[s]   shelp()           Shell help (print this help)
[s]   view(response)    View response in a browser
>>>

You can select elements using either Xpath selector or CSS selector and Chrome DevTools is often used to analyze the page (we won’t cover the selector details, please read the documents to learn how to use them):

For example, you can test the selector and see the results in Scrapy Shell — assume we want to get the quote block shown above. You can either use Xpath response.xpath(“//div[@class=’quote’]”).get() (.get() shows the first selected element, use .getall() to show all) or CSSresponse.css(“div .quote”).get() . I bolded the quote text, author, and tags we want to get from this quote block: response.xpath("//div[@class='quote']").get()

We can proceed in the shell to get the data as follows:

>>> quotes = response.xpath("//div[@class='quote']")
>>> quotes[0].css(".text::text").getall()
['“The world as we have created it is a process of our thinking. It cannot be changed without changing our thinking.”']
>>> quotes[0].css(".author::text").getall()
['Albert Einstein']
>>> quotes[0].css(".tag::text").getall()
['change', 'deep-thoughts', 'thinking', 'world']

It seems that the selectors shown above get what we need. Note that I am mixing Xpath and CSS selectors for the demonstration purpose here — no need to use both in this tutorial. Now, let’s revise the spider file and use keyword yield to output the selected data to the console (note that each page has many quotes and we use a loop to go over all of them):

import scrapy
class QuotesSpider(scrapy.Spider):
    name = "quotes"
start_urls = ['http://quotes.toscrape.com']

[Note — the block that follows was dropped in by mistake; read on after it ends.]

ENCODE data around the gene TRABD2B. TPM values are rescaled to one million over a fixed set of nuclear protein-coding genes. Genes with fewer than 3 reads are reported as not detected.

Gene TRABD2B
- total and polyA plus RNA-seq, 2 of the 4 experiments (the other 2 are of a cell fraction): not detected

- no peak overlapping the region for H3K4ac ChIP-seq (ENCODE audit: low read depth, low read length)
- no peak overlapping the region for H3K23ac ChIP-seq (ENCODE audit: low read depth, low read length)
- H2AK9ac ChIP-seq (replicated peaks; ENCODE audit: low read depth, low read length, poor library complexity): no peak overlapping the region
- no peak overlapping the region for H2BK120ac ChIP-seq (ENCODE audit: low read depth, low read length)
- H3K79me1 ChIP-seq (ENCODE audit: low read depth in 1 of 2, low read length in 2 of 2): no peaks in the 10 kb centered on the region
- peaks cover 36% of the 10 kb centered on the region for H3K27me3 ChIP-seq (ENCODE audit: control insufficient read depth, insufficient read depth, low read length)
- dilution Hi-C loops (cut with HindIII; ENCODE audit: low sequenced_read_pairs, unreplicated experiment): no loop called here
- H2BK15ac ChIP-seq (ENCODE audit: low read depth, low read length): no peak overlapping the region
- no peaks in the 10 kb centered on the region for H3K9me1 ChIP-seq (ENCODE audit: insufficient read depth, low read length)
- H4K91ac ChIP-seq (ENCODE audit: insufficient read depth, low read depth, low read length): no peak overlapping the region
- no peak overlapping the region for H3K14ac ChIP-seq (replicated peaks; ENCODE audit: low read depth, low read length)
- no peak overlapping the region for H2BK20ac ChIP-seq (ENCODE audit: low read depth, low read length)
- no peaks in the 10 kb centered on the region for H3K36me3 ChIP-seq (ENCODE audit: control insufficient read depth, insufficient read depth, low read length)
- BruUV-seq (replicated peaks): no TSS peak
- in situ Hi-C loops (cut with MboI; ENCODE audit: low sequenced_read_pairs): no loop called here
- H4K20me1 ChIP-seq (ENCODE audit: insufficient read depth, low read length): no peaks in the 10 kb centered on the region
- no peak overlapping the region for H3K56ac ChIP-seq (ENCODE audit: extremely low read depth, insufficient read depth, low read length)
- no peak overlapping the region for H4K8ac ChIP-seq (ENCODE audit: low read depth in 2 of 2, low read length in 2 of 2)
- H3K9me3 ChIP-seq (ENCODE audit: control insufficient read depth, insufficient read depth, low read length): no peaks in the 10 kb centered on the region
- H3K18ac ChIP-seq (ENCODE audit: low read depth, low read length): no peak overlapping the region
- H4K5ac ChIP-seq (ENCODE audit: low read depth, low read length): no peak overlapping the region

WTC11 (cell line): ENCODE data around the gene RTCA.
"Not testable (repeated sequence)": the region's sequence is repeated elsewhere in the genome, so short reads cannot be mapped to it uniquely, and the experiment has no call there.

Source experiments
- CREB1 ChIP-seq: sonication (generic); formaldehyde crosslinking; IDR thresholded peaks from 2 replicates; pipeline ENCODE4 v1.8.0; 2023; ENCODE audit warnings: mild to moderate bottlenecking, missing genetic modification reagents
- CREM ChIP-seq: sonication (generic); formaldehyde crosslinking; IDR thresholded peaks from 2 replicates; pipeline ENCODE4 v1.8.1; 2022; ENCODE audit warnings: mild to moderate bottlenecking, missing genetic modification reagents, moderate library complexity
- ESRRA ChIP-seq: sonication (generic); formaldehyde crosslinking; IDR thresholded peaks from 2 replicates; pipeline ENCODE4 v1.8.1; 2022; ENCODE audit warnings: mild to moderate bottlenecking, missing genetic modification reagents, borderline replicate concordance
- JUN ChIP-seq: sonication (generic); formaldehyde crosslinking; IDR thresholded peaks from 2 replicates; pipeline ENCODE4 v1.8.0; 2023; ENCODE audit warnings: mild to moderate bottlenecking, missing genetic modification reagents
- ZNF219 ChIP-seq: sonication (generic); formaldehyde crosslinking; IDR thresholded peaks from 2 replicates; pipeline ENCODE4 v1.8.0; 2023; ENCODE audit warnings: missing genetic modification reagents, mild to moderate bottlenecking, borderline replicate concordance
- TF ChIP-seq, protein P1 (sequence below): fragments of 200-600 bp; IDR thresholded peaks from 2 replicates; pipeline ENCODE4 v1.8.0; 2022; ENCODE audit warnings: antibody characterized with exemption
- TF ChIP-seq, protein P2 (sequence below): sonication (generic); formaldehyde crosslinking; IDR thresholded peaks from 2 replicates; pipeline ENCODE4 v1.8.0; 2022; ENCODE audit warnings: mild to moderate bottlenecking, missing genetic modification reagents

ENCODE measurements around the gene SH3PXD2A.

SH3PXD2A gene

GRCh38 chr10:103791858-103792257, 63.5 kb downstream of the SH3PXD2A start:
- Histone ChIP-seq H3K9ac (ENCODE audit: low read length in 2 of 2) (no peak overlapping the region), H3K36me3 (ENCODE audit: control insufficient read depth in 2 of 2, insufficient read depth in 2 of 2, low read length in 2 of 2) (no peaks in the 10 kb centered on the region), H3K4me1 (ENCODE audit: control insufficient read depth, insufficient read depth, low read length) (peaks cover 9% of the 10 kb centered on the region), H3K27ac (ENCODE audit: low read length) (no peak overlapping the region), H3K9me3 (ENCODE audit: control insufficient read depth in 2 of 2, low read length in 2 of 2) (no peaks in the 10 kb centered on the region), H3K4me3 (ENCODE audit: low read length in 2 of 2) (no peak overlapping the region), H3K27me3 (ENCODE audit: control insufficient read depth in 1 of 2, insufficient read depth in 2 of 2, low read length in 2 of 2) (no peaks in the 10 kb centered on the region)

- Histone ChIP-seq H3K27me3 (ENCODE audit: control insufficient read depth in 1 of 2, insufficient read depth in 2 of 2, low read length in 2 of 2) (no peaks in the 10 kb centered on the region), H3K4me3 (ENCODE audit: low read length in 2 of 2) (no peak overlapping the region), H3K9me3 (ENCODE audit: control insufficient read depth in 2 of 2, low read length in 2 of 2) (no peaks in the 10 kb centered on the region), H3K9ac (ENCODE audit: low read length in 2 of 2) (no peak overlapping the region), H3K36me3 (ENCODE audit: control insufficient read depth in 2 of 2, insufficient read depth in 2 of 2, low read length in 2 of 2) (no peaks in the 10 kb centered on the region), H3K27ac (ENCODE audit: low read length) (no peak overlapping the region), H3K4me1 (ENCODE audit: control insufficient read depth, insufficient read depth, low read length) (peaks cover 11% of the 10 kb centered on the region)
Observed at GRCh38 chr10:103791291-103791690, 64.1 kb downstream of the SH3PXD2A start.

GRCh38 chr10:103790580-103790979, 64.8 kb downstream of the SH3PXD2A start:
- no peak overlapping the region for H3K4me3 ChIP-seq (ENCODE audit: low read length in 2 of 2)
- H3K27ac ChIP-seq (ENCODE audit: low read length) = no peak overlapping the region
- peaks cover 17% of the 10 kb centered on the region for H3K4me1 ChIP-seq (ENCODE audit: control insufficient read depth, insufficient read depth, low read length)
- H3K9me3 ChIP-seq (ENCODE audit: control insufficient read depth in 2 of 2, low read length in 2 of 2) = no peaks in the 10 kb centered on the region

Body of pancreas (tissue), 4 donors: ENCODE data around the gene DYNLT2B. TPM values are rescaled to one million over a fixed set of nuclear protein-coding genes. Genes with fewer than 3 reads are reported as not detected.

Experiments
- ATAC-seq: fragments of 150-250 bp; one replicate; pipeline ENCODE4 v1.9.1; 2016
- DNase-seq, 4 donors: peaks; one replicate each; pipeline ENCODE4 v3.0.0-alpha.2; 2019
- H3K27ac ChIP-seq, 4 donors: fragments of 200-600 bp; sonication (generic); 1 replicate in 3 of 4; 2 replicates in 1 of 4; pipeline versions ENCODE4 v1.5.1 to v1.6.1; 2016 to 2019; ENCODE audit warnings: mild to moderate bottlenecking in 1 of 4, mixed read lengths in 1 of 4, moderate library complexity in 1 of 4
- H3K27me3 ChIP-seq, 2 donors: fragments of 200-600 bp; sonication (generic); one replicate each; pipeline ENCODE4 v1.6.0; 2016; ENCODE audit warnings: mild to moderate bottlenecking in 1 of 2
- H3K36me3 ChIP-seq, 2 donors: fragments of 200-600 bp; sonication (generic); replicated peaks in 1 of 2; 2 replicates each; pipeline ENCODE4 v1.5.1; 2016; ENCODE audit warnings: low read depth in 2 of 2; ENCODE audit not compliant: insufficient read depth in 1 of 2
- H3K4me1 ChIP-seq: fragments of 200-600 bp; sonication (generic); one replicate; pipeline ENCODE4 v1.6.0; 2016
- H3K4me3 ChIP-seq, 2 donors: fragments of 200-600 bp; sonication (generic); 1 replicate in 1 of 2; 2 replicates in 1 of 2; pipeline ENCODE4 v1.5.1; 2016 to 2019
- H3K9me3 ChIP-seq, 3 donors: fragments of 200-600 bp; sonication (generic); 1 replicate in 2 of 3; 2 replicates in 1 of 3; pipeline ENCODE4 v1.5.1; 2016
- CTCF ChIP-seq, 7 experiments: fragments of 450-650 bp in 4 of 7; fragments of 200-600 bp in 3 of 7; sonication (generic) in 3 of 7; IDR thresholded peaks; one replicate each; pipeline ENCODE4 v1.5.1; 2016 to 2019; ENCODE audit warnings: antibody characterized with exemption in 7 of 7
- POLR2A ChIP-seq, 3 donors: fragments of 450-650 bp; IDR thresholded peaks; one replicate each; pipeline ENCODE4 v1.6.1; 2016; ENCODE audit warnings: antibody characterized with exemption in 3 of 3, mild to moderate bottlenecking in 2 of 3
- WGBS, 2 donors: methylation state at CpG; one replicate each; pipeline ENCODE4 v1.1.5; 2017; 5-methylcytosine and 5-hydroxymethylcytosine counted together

def parse(self, response):
        self.logger.info('hello this is my first spider')
        quotes = response.css('div.quote')
        for quote in quotes:
            yield {
                'text': quote.css('.text::text').get(),
                'author': quote.css('.author::text').get(),
                'tags': quote.css('.tag::text').getall(),
            }

Run the spider again: scrapy crawl quotes and you can see the extracted data in the log:

You can save the data in a JSON file by running: scrapy crawl quotes -o quotes.json

So far, we get all quote information from the first page, and our next task is to crawl all pages. You should notice a “Next” button at the bottom of the front page for page navigation — the logic is: click the Next button to go to the next page, get the quotes, click Next again till the last page without the Next button.

Via Chrome DevTools, we can get the URL of the next page:

Let’s test it out in Scrapy Shell by running scrapy shell http://quotes.toscrape.com/ again:

$ scrapy shell http://quotes.toscrape.com/
...
>>> response.css('li.next a::attr(href)').get()
'/page/2/'

Now we can write the following code for the spider to go over all pages to get all quotes:

import scrapy

class QuotesSpider(scrapy.Spider):
    name = "quotes"

    start_urls = ['http://quotes.toscrape.com']

    def parse(self, response):
        self.logger.info('hello this is my first spider')
        quotes = response.css('div.quote')
        for quote in quotes:
            yield {
                'text': quote.css('.text::text').get(),
                'author': quote.css('.author::text').get(),
                'tags': quote.css('.tag::text').getall(),
            }

        next_page = response.css('li.next a::attr(href)').get()

        if next_page is not None:
            next_page = response.urljoin(next_page)
            yield scrapy.Request(next_page, callback=self.parse)

next_page = response.urljoin(next_page) gets the full URL and yield scrapy.Request(next_page, callback=self.parse) sends a new request to get the next page and use a callback function to call the same parse function to get the quotes from the new page.

Shortcuts can be used to further simplify the code above: see this section. Essentially, response.follow supports relative URLs (no need to call urljoin) and automatically uses the href attribute for <a>. So, the code can be shortened further:

for a in response.css('li.next a'):
            yield response.follow(a, callback=self.parse)

Now, run the spider again scrapy crawl quotes you should see quotes from all 10 pages have been extracted. Hang in there — we are almost done for this first part. The next task is to crawl the individual author’s page.